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Multiple sclerosis outpatient future groups: improving the quality of participant interaction and ideation tools within service improvement activities

Overview of attention for article published in BMC Health Services Research, April 2015
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About this Attention Score

  • In the top 25% of all research outputs scored by Altmetric
  • High Attention Score compared to outputs of the same age (87th percentile)
  • High Attention Score compared to outputs of the same age and source (91st percentile)

Mentioned by

blogs
1 blog
twitter
5 tweeters

Citations

dimensions_citation
12 Dimensions

Readers on

mendeley
57 Mendeley
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Title
Multiple sclerosis outpatient future groups: improving the quality of participant interaction and ideation tools within service improvement activities
Published in
BMC Health Services Research, April 2015
DOI 10.1186/s12913-015-0773-8
Pubmed ID
Authors

Alison Thomson, Carol Rivas, Gavin Giovannoni

Abstract

Improving the patient experience is a key focus within the National Health Service. This has led us to consider how health services are experienced, from both staff and patient perspectives. Novel service improvement activities bring staff and patients together to use design-led methods to improve how health services are delivered. The Multiple Sclerosis Outpatient Future Group study aimed to explore how analogies and props can be used to facilitate rich interactions between staff and patients within these activities. This paper will consider how these interactions supported participants to share experiences, generate ideas and suggest service improvements. Qualitative explorative study using 'future groups,' a reinterpretation of the recognised focus groups method directed towards exploring future alternatives through employing analogies and physical props to engage participants to speculate about future service interactions and health experiences. Participants were people with multiple sclerosis (PwMS) and outpatient staff: staff nurses, nursing assistants, junior sisters and reception staff. Use of future groups, analogies and physical props enabled PwMS and outpatient staff to invest their own ideas and feelings in the service improvement activity and envisage alternative health care scenarios. The combination of participants in the groups with their diverse perspectives and knowledge of the service led to a collaborative approach in which staff highlighted potential practical problems and patients ensured ideas were holistic. Service improvements were prototyped and tested in the outpatient clinic. Design-led methods such as future groups using analogies and physical props can be used to facilitate interactions between staff and patients in service improvement activities, leading to the generation of meaningful ideas. It is hoped that improving the quality of ideation tools within design-led methods can contribute to developing successful service interventions in service improvement activities.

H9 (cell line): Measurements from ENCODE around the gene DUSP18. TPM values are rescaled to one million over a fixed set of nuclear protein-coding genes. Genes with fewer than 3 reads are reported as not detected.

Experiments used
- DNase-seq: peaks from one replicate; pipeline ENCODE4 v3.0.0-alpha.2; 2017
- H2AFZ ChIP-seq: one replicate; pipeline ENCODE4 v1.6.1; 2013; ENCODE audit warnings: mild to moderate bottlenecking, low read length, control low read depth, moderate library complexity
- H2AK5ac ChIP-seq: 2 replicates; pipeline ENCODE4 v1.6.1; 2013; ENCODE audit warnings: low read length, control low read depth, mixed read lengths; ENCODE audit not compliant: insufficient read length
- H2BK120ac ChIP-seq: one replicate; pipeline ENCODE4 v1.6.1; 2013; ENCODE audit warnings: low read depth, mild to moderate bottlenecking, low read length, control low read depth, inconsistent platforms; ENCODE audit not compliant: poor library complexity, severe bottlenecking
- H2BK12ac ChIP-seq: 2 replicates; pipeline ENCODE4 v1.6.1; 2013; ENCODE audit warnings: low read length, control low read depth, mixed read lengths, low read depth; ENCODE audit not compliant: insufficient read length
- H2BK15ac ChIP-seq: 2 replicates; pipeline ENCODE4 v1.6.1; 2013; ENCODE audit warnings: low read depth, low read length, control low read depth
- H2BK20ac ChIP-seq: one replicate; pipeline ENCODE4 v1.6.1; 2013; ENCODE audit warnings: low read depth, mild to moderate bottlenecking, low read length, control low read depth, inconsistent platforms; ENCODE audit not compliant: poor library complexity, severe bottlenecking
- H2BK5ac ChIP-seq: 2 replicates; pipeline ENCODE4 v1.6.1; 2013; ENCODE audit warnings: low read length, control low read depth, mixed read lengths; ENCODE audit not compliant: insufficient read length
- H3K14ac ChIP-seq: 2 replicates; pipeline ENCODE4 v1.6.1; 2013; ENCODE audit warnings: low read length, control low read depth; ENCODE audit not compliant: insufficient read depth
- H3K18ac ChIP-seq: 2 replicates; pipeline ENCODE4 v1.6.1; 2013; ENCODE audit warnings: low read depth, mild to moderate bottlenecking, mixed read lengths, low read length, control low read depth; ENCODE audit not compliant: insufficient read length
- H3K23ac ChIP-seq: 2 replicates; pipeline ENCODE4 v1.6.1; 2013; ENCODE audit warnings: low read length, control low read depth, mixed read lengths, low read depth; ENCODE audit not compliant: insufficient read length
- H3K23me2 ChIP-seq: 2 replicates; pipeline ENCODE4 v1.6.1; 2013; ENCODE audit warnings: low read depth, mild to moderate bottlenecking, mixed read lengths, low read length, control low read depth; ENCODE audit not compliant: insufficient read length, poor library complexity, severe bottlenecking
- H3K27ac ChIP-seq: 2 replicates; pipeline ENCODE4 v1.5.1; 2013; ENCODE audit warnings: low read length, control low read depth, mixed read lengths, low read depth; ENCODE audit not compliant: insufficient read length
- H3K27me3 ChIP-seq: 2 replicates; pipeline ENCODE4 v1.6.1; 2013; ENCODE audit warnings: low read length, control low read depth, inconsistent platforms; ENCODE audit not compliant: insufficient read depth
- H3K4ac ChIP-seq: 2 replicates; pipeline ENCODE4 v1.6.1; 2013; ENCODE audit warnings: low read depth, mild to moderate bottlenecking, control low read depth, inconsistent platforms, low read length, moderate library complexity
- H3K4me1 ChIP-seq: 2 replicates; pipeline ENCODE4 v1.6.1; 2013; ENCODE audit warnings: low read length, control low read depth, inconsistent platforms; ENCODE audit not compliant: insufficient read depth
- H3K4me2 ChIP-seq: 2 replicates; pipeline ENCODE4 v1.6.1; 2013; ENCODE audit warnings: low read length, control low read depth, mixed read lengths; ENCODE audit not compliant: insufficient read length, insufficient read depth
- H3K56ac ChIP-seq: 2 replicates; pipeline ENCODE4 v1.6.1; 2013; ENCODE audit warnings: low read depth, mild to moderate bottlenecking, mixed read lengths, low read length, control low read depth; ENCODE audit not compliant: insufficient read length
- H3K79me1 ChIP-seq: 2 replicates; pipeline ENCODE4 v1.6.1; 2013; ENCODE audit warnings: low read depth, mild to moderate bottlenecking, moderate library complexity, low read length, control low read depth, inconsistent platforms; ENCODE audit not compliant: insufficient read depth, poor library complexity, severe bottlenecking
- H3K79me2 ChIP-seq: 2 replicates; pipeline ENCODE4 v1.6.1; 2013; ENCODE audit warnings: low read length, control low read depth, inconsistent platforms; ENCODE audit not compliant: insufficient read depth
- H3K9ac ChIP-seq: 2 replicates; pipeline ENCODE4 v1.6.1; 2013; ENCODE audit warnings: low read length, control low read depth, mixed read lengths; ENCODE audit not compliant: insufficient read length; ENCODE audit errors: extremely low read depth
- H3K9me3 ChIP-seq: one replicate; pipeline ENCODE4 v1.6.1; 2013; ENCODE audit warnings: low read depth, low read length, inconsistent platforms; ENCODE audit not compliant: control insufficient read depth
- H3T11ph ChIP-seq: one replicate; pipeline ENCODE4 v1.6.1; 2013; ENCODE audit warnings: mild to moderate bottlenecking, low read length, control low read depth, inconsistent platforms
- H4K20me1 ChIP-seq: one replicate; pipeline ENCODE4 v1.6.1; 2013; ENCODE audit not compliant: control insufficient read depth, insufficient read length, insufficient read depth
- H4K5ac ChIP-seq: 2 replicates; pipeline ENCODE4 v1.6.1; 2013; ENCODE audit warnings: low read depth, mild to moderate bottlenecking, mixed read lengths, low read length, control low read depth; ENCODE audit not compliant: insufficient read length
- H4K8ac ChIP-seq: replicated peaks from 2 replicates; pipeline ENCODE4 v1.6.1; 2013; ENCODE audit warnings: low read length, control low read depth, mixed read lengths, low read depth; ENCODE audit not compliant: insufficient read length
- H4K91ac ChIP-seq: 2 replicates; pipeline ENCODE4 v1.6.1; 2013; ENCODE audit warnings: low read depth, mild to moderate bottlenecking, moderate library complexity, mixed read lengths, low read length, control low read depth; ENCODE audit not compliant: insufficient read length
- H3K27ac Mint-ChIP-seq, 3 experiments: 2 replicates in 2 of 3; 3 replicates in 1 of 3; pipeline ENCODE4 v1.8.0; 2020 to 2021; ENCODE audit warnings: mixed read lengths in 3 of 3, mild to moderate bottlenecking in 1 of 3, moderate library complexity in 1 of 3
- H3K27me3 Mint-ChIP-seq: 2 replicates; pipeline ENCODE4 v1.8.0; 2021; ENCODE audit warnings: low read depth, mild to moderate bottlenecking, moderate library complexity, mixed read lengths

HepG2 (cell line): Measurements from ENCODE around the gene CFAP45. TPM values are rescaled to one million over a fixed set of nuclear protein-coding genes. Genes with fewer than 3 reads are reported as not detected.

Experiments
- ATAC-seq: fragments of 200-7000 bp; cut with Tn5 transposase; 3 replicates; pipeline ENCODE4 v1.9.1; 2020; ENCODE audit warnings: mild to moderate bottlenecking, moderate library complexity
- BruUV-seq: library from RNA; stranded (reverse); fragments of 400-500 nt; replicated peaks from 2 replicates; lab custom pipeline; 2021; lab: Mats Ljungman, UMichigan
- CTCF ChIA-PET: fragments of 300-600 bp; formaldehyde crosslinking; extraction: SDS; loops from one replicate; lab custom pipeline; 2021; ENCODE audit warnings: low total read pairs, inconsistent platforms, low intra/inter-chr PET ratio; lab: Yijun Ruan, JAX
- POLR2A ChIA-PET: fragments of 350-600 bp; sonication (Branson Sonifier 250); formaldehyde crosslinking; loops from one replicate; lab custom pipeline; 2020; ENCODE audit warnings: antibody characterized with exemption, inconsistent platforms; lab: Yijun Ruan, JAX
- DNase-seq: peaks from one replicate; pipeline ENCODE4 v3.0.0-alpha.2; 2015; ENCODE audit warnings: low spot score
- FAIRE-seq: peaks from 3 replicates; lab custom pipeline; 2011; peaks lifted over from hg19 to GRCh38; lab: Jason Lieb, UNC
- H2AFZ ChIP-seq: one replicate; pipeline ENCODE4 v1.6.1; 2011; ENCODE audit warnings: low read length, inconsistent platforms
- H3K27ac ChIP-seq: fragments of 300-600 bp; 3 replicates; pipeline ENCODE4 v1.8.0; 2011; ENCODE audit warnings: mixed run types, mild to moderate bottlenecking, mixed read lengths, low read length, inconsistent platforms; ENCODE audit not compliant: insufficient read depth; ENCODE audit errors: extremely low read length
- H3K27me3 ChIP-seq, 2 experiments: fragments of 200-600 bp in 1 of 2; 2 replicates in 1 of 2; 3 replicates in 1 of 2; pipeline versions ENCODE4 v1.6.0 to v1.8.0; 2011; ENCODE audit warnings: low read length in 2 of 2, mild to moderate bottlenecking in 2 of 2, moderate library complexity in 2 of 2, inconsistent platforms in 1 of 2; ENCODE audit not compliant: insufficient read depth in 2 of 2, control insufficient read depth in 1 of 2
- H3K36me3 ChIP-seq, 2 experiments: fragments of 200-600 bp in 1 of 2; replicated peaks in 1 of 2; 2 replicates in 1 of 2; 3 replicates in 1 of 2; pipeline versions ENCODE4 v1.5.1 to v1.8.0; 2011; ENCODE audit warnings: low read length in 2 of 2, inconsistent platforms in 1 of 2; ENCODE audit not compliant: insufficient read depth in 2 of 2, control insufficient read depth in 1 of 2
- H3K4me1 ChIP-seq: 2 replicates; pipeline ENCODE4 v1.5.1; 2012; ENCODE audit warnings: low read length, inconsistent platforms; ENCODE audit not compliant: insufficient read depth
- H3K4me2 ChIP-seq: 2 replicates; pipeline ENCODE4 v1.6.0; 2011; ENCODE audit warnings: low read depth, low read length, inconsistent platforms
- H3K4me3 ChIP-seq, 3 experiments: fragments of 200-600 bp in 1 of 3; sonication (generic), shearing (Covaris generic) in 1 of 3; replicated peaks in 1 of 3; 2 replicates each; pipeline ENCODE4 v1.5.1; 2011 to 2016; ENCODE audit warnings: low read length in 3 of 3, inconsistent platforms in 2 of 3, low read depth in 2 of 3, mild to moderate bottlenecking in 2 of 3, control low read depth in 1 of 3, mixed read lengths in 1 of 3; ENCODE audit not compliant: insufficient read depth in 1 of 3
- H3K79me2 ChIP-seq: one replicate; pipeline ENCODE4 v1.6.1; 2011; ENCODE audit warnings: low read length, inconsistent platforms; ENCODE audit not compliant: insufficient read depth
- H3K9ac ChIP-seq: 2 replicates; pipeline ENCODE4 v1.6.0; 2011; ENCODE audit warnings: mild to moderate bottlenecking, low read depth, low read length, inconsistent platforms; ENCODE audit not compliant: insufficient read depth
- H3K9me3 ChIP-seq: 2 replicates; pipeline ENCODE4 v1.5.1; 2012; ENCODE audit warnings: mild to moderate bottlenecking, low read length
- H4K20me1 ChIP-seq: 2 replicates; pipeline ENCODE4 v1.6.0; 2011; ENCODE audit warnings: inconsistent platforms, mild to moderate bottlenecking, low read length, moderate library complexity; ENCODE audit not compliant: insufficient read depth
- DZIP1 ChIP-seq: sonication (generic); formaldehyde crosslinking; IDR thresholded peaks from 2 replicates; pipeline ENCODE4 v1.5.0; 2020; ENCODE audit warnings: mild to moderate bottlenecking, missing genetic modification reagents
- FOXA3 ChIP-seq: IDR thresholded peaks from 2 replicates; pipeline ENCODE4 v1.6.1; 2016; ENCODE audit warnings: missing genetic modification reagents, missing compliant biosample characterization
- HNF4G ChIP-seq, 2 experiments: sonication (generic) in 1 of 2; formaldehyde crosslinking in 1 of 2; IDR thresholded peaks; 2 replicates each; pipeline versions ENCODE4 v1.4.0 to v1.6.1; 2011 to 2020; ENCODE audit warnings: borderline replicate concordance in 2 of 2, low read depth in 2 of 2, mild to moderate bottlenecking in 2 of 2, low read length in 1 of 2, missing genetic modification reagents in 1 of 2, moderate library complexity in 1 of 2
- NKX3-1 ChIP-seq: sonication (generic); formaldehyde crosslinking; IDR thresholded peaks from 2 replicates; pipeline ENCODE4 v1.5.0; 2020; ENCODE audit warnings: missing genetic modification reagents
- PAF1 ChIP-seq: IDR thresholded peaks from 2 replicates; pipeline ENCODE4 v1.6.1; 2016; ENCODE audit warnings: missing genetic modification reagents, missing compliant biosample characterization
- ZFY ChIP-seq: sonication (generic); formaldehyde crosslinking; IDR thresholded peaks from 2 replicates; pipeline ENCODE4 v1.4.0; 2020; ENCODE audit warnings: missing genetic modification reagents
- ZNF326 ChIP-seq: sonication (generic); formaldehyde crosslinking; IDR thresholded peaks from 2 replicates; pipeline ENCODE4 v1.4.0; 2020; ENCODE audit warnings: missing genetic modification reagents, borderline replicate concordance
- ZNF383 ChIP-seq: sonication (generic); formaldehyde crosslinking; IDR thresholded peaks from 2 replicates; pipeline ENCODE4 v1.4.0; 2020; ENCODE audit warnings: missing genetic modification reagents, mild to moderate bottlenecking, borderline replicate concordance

Twitter Demographics

The data shown below were collected from the profiles of 5 tweeters who shared this research output. Click here to find out more about how the information was compiled.

Mendeley readers

The data shown below were compiled from readership statistics for 57 Mendeley readers of this research output. Click here to see the associated Mendeley record.

Geographical breakdown

Country Count As %
United Kingdom 1 2%
Spain 1 2%
Unknown 55 96%

Demographic breakdown

Readers by professional status Count As %
Student > Master 17 30%
Researcher 8 14%
Student > Ph. D. Student 6 11%
Other 4 7%
Student > Postgraduate 4 7%
Other 11 19%
Unknown 7 12%
Readers by discipline Count As %
Nursing and Health Professions 17 30%
Medicine and Dentistry 15 26%
Social Sciences 3 5%
Computer Science 2 4%
Agricultural and Biological Sciences 1 2%
Other 7 12%
Unknown 12 21%

Attention Score in Context

This research output has an Altmetric Attention Score of 12. This is our high-level measure of the quality and quantity of online attention that it has received. This Attention Score, as well as the ranking and number of research outputs shown below, was calculated when the research output was last mentioned on 07 February 2018.
All research outputs
#1,383,748
of 13,786,654 outputs
Outputs from BMC Health Services Research
#591
of 4,650 outputs
Outputs of similar age
#28,715
of 228,007 outputs
Outputs of similar age from BMC Health Services Research
#13
of 157 outputs
Altmetric has tracked 13,786,654 research outputs across all sources so far. Compared to these this one has done well and is in the 89th percentile: it's in the top 25% of all research outputs ever tracked by Altmetric.
So far Altmetric has tracked 4,650 research outputs from this source. They typically receive a little more attention than average, with a mean Attention Score of 6.5. This one has done well, scoring higher than 87% of its peers.
Older research outputs will score higher simply because they've had more time to accumulate mentions. To account for age we can compare this Altmetric Attention Score to the 228,007 tracked outputs that were published within six weeks on either side of this one in any source. This one has done well, scoring higher than 87% of its contemporaries.
We're also able to compare this research output to 157 others from the same source and published within six weeks on either side of this one. This one has done particularly well, scoring higher than 91% of its contemporaries.